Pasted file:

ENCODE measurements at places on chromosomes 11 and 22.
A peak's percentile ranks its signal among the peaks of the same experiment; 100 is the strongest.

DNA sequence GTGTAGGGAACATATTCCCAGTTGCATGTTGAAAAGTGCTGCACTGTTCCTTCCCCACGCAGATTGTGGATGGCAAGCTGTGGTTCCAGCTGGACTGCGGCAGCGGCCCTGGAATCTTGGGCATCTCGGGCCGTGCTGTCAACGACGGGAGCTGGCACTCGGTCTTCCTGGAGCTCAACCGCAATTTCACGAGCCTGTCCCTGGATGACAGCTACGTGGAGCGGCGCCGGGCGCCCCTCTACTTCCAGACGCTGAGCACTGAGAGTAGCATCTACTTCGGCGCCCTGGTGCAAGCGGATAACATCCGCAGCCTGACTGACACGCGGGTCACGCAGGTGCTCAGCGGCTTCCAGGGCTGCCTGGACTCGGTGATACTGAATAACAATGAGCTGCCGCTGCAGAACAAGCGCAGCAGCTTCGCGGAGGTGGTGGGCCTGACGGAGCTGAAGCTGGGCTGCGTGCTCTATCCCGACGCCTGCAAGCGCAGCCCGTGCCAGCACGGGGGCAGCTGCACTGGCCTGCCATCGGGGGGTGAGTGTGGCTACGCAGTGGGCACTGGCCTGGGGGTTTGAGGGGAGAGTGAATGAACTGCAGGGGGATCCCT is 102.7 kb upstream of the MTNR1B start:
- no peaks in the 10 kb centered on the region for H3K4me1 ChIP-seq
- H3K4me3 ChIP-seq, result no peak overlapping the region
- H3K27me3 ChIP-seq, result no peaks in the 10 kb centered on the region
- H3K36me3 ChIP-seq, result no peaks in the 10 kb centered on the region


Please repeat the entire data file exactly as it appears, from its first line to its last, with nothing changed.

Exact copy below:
ENCODE measurements at places on chromosomes 11 and 22.
A peak's percentile ranks its signal among the peaks of the same experiment; 100 is the strongest.

DNA sequence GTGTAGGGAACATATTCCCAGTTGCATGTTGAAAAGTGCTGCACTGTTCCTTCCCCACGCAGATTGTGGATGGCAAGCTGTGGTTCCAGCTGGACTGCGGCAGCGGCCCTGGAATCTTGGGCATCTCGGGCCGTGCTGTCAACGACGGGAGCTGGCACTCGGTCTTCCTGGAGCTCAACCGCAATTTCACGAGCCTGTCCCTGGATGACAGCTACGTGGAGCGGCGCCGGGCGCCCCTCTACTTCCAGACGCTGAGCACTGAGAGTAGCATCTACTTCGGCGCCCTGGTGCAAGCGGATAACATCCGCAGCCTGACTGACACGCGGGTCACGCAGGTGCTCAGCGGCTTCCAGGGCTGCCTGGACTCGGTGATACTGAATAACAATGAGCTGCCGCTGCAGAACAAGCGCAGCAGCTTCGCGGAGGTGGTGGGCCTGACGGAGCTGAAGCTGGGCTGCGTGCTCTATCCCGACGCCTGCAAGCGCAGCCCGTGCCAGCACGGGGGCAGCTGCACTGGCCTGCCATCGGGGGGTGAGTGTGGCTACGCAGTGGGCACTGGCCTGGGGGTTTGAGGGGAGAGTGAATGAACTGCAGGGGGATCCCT is 102.7 kb upstream of the MTNR1B start:
- no peaks in the 10 kb centered on the region for H3K4me1 ChIP-seq
- H3K4me3 ChIP-seq, result no peak overlapping the region
- H3K27me3 ChIP-seq, result no peaks in the 10 kb centered on the region
- H3K36me3 ChIP-seq, result no peaks in the 10 kb centered on the region